In a recent interview related to WPP earnings, WPP’s CEO, Sir Martin Sorrell said, “The three main reasons why the ad market is struggling are because of digital disruption, activist investors and the low cost of capital money.” He went on to talk about the first reason – digital disruption – in the following terms: “[…] digital disruption creates opportunity, because it is changing the way people consume media, how items are produced and how products are distributed.”

Anyone surprised? I’m not. In fact, I’m shocked that this realization has taken this long to dawn. As an industry, we have been talking about data and its incredible impact on our businesses for decades.

Still, I feel that we are still relegating data to a “shiny toy,” rather than as an organizing principle. Why is this? Three reasons: Denial, Data “Lite,” and Segregation.

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Are You Ready to “Scan and Go?”

Wouldn’t you love to walk into your local grocery store, scan the items on your list, put them in your bag and head straight to your car when you’re done? No waiting to reach the cashier in long checkout lines, or even shorter self-checkout lines for that matter.

I’m talking about a completely autonomous experience. In and out. Actually, it’s more like “scan and go.”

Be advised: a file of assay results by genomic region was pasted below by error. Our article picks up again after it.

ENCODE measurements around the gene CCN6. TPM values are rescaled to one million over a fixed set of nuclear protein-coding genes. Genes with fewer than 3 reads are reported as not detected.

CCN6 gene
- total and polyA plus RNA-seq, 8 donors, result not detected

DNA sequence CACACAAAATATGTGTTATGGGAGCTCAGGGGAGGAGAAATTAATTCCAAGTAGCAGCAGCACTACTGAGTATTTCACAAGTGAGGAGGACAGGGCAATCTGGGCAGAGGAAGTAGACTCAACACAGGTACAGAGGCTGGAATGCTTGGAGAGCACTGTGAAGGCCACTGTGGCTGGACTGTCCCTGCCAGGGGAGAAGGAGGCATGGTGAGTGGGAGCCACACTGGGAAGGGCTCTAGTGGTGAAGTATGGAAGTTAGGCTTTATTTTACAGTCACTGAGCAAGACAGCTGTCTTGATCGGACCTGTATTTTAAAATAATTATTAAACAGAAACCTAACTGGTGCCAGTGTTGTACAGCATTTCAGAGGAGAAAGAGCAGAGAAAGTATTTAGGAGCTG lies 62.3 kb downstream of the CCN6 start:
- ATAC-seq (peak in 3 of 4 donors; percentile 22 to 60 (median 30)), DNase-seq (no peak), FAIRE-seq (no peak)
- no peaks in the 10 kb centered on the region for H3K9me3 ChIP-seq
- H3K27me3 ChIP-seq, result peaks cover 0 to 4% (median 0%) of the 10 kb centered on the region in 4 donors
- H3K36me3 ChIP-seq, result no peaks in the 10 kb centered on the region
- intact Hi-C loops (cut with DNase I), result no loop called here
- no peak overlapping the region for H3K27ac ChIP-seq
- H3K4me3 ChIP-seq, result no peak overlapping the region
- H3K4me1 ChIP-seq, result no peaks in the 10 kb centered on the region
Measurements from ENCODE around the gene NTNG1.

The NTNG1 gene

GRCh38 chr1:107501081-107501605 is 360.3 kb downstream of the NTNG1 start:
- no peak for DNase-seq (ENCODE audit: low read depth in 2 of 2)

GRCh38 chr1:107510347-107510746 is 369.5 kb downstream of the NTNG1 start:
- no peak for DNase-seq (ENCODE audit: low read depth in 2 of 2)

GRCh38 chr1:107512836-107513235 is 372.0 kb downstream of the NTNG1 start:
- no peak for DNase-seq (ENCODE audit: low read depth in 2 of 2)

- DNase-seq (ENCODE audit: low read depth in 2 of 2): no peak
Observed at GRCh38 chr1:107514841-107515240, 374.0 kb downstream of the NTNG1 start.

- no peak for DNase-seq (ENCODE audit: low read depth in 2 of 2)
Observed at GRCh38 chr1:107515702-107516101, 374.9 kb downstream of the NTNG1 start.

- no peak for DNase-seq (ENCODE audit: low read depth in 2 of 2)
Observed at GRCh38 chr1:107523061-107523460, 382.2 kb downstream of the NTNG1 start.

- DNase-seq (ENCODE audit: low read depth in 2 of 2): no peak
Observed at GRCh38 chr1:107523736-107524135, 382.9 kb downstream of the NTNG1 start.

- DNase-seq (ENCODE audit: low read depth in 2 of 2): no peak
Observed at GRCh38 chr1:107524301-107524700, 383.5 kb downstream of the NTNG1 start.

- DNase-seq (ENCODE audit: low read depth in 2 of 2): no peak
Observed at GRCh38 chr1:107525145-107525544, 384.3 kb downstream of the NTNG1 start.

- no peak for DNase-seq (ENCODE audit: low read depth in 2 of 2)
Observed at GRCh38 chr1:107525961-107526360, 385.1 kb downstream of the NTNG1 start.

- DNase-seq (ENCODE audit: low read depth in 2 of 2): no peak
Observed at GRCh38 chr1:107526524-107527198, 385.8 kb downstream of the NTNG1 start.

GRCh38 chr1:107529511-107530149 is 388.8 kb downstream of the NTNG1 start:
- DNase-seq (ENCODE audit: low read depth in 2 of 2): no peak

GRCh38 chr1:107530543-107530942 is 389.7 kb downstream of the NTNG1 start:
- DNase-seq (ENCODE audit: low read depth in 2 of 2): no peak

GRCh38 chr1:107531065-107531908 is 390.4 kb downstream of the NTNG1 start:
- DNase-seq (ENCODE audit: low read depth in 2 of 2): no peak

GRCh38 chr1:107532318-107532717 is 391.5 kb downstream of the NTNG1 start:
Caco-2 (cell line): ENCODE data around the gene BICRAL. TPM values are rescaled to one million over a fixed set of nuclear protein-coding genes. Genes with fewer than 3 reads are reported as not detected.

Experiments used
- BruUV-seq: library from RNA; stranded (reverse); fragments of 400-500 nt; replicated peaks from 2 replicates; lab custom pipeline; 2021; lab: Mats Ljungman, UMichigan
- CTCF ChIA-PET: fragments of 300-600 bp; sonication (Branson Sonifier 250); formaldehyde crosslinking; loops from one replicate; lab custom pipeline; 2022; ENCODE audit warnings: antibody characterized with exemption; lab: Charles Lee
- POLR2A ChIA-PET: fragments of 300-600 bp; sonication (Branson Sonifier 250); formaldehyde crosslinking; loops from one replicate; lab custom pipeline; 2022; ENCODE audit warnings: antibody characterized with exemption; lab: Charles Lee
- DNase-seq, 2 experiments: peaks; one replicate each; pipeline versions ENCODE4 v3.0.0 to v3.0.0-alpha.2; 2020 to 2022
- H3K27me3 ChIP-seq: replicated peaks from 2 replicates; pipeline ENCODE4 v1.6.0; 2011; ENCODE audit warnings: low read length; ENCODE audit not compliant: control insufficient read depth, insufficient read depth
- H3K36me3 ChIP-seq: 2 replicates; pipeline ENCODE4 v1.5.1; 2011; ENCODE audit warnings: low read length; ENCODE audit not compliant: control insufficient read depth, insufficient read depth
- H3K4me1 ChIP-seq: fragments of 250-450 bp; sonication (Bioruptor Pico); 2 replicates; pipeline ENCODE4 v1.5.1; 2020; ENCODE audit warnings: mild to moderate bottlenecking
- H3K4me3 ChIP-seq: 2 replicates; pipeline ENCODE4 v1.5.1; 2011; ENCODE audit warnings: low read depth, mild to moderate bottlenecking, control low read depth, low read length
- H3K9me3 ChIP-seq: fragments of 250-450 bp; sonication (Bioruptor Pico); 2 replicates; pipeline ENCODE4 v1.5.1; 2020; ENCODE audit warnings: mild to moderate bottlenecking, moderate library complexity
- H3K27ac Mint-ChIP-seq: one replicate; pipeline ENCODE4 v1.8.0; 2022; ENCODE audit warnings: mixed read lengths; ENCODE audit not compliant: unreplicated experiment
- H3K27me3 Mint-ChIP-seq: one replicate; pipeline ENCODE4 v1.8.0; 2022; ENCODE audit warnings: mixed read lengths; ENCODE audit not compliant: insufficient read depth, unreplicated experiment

Allow me to explain.

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Hail to the YOLD and the Bold

Unsolicited, and only after a little sip of wine, a lovely woman I had just met attending the Mature Marketing Association’s Summit in London last week tugged down her skirt and showed me the newish and rather colorful tattoo on her hip and boasted she was having the best sex of her life. In her 50s, single, joyful and uninhibited, she was completely unfazed that we were among other Summit-goers at a networking event inside a proper English convention center.

Like Helen Mirren, who seems to be the marketing world’s default older sultry spokesperson, my new acquaintance is the embodiment of “YOLD,” brilliantly defined by legendary British adman Robin Wight as “young old,” the concept that “we’re all young now, even the old.” In his words, and he’s in his 70s and busy with many business and philanthropic endeavors, “ageism is so last century.”

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10 Steps to a Successful Public Relations Plan

It’s that time of year, when thoughts turn to planning for 2018. Taking a 12 month, or even quarterly, outlook is challenging when operating in a period of such uncertainty but organizations need to continue to take bets on investment and talent.

Our recommendation is to take the longest term outlook feasible for your organization but to test, measure and adapt your plan over time. Real time measurement and agility is a reality for any modern public relations team.

Here’s an approach that I use based on Ketchum’s planning methodology. It can be applied to any size of organization and market.

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How to Manage a Long-Distance (Team) Relationship

The virtual office isn’t a place; it’s a state of mind.

Our Organizational Effectiveness and Learning & Development team sits in three different locations in three different time zones. So, how do we work together successfully? How do we share ideas across oceans? And how do we form the same bond that face-to-face teams value so much?

We work hard at it.